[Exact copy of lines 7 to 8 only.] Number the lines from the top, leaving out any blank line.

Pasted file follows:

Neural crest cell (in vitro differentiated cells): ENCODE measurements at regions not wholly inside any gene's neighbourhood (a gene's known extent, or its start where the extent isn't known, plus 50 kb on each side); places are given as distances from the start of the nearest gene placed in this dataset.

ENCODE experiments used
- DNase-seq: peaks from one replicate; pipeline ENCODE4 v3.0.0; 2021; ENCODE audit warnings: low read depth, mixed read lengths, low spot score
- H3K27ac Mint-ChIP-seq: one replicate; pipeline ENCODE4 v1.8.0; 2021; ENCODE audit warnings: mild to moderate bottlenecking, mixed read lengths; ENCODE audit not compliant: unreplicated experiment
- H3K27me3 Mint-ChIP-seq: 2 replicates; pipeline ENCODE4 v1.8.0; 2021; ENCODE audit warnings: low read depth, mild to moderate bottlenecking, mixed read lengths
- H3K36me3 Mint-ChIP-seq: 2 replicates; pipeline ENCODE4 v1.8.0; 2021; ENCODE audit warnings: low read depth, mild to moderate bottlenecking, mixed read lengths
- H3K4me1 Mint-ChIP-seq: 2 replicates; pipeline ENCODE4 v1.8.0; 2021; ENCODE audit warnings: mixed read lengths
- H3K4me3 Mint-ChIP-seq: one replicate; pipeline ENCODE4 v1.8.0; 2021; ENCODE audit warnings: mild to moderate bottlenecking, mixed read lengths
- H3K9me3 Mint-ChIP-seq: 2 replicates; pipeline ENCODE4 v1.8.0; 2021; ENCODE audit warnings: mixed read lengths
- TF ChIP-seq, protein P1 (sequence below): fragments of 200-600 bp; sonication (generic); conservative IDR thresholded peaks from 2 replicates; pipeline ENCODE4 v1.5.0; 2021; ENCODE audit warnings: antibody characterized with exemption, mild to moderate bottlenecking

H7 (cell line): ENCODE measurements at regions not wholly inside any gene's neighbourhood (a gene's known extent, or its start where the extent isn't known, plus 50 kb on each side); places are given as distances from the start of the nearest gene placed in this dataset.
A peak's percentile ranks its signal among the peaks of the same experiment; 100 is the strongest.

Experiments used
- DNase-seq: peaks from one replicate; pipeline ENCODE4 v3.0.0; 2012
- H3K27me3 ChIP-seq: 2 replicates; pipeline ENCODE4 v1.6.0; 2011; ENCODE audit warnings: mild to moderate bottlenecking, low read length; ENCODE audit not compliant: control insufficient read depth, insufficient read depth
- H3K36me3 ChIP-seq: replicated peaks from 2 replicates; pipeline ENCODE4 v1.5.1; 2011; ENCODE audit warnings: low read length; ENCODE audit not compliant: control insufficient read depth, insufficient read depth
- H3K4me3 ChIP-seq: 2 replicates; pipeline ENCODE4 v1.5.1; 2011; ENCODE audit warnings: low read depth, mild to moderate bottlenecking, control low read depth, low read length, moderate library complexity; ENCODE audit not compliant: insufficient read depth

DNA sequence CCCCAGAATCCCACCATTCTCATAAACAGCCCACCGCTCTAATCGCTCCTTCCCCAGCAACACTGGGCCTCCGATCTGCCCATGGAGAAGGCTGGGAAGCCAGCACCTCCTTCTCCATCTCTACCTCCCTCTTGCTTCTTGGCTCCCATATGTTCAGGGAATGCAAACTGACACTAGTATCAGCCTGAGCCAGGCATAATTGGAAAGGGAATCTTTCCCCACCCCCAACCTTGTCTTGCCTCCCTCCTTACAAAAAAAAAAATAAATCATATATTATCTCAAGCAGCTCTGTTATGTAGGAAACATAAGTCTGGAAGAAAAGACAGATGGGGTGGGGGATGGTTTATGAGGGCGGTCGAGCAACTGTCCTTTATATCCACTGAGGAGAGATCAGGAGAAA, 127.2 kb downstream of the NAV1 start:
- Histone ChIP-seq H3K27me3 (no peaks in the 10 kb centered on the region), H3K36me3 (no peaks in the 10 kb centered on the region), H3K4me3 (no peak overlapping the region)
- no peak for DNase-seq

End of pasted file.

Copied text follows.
- H3K4me1 Mint-ChIP-seq: 2 replicates; pipeline ENCODE4 v1.8.0; 2021; ENCODE audit warnings: mixed read lengths
- H3K4me3 Mint-ChIP-seq: one replicate; pipeline ENCODE4 v1.8.0; 2021; ENCODE audit warnings: mild to moderate bottlenecking, mixed read lengths